Google accepted it,others not accepting it.
Mozilla assumes it as URL rewriting via onClick event handler. I wrote back to Mozilla:
Dear Mozilla Team,
Thanks for the quick response.
Regarding the first example (click.html) I have sent , the exploit is not the issue but the browser executes the exploit is the real issue.Google has accepted the exploit being executed in their chrome browser as vulnerable to clickjacking ( you might have gone through several articles regarding it).
I used the same exploit to test with your latest Firefox 3.1 beta 2, I found that it’s executing successfully. I used same exploit with Opera 9.63 and was executing in that browser.
That’s why I brought it in your notice.
Anyways everyone has his own theory. I am not claiming myself to be expert on the issue but as Mozilla said to me:
"Clickjacking is when a user clicks on what they think is a button on a random site (i.e. attacker's site in the URL bar) but they are actually clicking buttons on another site like their bank without realizing it."
But again I am getting different theories from different vendors about clickjacking. So I will now just sit back and wait for the final concluding clickjacking definition and then only go for further research.
Wednesday, February 4, 2009
second was using mouse event handling function.
In the first kind of attack, attacker can load any website in background and places a button exact above any button on website in background. Now social engineering comes into scene.Clicking the button created by the attacker actually fires the button exactly beneath it which user can't see. Thus user is performing two actions at a time.
In the second kind of attack a link is provided to user directing to any well known website,even address bar of the browser will show the link of the well known website, but clicking it will lead user to any malicious site crafted by attacker. So the user will be clicking on attackers' link rather than his known link.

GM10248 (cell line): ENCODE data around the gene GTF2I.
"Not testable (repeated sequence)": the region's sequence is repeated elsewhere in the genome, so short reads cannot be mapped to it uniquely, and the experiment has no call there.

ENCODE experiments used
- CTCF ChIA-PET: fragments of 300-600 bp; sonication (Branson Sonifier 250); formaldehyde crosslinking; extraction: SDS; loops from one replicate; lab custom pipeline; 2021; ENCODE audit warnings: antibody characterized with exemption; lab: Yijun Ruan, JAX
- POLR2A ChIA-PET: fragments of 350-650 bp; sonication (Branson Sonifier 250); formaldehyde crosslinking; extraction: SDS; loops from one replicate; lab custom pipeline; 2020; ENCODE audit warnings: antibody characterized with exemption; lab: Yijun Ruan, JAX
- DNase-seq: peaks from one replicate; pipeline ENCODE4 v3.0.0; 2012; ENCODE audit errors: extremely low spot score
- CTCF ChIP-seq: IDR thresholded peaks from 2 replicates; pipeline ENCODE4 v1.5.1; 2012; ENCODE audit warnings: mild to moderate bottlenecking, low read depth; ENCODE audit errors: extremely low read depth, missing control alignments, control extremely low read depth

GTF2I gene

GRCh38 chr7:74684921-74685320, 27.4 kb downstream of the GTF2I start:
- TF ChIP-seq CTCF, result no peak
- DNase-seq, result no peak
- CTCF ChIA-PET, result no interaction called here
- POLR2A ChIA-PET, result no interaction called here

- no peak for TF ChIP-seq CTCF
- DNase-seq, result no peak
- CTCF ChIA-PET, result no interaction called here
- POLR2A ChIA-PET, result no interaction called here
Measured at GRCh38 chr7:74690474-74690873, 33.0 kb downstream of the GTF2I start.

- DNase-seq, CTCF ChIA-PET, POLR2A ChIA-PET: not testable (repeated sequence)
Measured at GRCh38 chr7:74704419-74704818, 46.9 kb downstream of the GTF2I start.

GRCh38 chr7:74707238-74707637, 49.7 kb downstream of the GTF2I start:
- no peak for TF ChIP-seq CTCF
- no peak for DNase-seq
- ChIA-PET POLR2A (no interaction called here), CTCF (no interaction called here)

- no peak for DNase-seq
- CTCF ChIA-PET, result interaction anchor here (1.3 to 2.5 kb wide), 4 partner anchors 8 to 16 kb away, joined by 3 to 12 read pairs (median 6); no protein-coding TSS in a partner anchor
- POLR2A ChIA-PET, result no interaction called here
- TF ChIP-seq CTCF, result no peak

I contacted Mozilla with the issue in their latest product showed how it happens. I also pointed them in support of my claim that the attacks are not possible in updated Opera 9.63. Since the product is in beta phase their efforts are to make the thing safe.
Thank you for contacting us with this information. We are currently tracking it regarding clickjacking and we are investigating various strategies for mitigating this type of attack. Should any questions arise regarding the material you provided, we will certainly contact you.
Mozilla Security Group
First was in response with the issue I once arose with Yahoo also and second one was in response with my advisory written to Google. They say that once Hackers.org has also posted something like this in their blog. Some where they nearly accepts the things and some where underestimate as n non security issue. But I think..Security or Non security issue the implementation is wrong.Anyways I am happy they have given some reasonable answer.
Hope all is well with you. Chris here from Google's Security Team. A colleague of mine pointed out you have reported various security issues to us recently. Thank you very much for taking the time to do that, and I wanted to let you know where they stand.
1) Logout XSRF.
We will continue to track this, but as a low priority.
Unfortunately, logout XSRF is kind of endemic to the way the web works. For example, there's an attack you could term "cookie stuffing" whereby bombarding the victim's browser will knock out cookies for authenticated sites and effectively log the user out. There are other attacks that make it of questionable benefit to address this on Google's end.
2) Images redirector
Your report appears to be similar to a 2008 public discussed thread that we are tracking:
We always monitor for redirector abuse and will act if we see any prior to the browser makers fixing up their model in this area.
Good mindset though, we appreciate it!
Chris, Google Security Team